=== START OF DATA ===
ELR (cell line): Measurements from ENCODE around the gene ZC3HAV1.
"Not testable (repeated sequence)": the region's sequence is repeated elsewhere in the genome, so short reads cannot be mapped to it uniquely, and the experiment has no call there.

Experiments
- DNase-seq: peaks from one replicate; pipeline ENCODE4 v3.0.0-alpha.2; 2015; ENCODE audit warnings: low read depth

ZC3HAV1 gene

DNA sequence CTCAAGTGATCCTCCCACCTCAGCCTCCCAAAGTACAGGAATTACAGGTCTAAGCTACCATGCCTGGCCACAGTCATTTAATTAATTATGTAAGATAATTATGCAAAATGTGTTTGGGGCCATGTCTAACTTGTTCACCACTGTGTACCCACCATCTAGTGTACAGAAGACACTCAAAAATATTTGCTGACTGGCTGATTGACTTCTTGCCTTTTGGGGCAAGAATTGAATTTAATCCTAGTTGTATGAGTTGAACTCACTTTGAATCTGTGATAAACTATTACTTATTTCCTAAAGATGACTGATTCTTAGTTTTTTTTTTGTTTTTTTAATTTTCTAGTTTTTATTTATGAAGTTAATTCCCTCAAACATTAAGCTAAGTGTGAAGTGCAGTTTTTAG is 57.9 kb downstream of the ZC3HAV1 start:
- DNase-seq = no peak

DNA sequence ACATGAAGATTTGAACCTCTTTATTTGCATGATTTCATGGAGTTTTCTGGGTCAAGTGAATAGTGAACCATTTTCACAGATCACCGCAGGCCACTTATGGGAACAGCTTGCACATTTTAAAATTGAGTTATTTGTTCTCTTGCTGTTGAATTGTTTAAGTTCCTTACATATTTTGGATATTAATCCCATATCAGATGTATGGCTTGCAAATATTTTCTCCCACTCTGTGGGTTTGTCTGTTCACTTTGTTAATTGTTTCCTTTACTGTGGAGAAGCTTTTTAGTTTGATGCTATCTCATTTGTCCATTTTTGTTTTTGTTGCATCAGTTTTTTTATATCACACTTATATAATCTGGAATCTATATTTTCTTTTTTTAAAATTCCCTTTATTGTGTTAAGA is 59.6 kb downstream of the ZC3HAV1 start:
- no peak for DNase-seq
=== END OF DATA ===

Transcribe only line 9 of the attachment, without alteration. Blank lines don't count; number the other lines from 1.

- no peak for DNase-seq